Large-scale graph processing systems are predominantly based on partitioning and distributing the graph across computing nodes. This approach provides substantial scalability, while making network communications a performance bottleneck. The majority of graph processing systems are designed for processing static snapshots, but real-world graphs can be highly dynamic, with vertices and edges being added and removed. Supporting dynamic graphs brings additional challenges, with system performance degrading as the structure of the graph keeps changing.
This talk presents a BSP (Bulk Synchronous Parallel) dynamic graph processing system that updates the graph and adapts partitioning while performing computations. The system uses a highly scalable adaptive partitioning strategy based on iterative vertex migrations. The talk shows through real-world scenarios how adapting graph partitioning reduces execution time by over 50% when compared to commonly used hash partitioning. To conclude the talk, I argue that existing graph computation models are inherently limited for tracking graph changes over time (as they only consider snapshots), and discuss the challenges for enabling a different type of system where both temporal and structural elements of a graph can be evaluated.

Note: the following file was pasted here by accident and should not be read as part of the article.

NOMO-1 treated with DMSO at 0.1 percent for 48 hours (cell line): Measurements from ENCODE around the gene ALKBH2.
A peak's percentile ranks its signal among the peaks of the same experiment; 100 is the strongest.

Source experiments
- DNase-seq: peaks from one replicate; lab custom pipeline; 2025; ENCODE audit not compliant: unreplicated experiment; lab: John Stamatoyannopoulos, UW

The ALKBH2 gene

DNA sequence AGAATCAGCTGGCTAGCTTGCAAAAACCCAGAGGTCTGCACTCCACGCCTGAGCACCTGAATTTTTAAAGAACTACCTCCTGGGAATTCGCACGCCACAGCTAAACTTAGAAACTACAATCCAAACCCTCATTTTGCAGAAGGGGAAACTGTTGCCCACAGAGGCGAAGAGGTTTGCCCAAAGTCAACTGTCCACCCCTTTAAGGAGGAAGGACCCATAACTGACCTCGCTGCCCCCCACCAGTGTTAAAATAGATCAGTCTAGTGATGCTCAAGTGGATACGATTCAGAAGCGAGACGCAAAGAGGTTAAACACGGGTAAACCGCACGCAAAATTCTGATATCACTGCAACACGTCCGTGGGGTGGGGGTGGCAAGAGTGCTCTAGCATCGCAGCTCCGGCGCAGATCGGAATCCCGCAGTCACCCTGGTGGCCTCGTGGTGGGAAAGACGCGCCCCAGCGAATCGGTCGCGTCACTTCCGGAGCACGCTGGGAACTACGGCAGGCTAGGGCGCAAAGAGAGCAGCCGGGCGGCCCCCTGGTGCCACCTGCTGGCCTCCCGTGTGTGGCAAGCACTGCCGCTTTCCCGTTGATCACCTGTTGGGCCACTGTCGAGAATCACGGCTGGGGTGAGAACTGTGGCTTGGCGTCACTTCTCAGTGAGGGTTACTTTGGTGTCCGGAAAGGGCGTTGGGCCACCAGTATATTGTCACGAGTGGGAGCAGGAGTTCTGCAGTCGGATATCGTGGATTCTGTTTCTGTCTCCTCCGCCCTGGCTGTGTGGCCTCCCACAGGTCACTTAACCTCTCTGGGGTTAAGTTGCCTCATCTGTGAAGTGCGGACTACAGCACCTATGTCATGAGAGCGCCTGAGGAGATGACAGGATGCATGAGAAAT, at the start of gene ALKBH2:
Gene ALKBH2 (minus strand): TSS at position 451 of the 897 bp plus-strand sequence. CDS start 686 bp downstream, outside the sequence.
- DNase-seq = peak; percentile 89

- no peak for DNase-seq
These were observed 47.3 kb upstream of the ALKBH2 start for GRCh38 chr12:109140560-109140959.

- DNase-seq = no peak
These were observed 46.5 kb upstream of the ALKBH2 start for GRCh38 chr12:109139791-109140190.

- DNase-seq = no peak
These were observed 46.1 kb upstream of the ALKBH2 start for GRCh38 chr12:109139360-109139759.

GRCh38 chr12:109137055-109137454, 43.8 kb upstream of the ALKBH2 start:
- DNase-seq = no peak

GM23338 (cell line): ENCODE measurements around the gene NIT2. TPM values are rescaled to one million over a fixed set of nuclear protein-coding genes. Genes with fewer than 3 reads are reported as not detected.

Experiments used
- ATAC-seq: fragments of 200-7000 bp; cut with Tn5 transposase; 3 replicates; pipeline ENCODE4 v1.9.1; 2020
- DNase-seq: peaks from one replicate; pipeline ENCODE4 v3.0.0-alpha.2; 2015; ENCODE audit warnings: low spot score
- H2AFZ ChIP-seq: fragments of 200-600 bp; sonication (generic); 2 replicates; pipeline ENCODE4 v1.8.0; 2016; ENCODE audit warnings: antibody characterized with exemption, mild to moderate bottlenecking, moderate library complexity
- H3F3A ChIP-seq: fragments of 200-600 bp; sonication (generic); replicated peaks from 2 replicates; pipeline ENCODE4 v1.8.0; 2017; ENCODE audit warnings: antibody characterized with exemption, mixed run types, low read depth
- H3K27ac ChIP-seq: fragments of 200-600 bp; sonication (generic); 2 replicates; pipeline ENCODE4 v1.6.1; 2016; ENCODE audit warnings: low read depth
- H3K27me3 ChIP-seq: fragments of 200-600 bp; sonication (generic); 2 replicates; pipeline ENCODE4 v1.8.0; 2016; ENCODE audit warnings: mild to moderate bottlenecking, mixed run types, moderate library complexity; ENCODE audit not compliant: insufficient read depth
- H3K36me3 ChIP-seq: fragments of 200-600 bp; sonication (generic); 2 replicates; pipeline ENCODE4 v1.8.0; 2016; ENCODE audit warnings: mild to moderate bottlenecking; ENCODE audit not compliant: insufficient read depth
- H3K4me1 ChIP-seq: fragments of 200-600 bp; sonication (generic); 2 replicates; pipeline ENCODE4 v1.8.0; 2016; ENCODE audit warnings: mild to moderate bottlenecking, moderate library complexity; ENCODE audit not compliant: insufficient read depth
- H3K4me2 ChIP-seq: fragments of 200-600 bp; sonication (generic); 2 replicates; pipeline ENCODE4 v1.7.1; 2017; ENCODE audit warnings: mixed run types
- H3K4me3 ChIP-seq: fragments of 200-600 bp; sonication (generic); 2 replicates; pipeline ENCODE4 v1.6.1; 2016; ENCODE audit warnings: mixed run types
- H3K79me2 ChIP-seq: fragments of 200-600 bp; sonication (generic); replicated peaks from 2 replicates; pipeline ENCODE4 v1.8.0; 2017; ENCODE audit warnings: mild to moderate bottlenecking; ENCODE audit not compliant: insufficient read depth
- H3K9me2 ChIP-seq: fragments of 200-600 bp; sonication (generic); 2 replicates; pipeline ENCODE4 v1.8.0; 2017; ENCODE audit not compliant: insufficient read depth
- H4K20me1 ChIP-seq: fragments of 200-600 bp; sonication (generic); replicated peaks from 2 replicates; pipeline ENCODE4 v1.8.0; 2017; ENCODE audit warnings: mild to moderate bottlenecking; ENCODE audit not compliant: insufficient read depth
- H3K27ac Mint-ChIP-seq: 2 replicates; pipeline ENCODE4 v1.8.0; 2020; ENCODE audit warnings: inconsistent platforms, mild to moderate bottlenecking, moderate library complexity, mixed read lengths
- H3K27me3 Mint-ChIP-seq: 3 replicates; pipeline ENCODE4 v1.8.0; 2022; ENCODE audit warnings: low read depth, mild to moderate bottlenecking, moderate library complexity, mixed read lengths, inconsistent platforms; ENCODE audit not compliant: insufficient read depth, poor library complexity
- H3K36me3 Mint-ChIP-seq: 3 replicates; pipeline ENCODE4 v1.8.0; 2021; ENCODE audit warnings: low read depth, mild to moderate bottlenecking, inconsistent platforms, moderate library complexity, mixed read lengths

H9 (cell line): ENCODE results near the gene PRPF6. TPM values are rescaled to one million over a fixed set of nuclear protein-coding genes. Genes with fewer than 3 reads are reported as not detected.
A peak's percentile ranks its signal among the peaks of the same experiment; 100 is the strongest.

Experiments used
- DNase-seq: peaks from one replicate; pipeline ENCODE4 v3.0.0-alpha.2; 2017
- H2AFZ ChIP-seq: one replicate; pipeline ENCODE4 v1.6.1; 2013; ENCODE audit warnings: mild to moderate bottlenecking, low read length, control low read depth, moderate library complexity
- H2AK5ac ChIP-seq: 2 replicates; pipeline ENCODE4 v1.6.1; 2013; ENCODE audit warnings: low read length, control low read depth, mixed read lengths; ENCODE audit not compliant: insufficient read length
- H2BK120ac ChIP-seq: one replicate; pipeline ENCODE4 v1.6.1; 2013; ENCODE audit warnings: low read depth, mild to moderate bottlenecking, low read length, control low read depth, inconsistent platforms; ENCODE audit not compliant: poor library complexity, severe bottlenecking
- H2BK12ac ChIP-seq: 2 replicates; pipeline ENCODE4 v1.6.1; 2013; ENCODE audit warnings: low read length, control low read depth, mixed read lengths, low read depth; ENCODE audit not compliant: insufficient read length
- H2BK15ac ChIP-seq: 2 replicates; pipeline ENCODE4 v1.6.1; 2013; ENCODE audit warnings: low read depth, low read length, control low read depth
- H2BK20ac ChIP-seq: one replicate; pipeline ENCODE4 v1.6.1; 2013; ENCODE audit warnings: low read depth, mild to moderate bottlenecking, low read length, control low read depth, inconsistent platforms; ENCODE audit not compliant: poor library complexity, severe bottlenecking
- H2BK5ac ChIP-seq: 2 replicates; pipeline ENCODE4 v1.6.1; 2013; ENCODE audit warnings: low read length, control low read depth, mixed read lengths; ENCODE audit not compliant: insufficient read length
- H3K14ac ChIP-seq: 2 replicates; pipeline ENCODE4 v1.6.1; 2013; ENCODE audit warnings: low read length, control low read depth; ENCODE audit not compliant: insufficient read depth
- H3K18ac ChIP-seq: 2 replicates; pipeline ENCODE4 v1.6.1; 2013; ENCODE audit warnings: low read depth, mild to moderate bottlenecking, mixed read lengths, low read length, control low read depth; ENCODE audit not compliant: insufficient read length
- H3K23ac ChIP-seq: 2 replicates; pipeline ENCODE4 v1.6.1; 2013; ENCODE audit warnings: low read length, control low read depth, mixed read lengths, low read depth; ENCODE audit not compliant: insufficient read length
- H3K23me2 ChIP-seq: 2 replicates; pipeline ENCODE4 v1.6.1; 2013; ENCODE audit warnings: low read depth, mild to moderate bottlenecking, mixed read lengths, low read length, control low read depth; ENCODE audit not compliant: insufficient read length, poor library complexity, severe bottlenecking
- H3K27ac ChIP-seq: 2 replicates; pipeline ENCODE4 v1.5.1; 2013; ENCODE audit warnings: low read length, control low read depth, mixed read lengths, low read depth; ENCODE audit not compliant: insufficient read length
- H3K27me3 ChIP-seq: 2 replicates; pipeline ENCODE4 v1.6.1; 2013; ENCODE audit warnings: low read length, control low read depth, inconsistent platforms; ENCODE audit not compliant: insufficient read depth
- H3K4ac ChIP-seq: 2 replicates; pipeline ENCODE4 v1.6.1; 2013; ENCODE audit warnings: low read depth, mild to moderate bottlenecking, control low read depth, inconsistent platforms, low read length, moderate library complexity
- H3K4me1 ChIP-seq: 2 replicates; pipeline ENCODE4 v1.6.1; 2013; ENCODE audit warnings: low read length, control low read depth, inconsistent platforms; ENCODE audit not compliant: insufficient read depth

About the speaker
Dr Félix Cuadrado is a Lecturer (Assistant Professor) in the School of Electronic Engineering and Computer Science, QMUL, from 2011. He obtained his PhD in 2009 from UPM (Universidad Politecnica de Madrid), for which he received a prize for the best PhD thesis in 2010 by the Spanish Association of Telecommunications Engineering. His research interests include large-scale distributed systems, dynamic graph processing, cloud computing, and network support for distributed applications.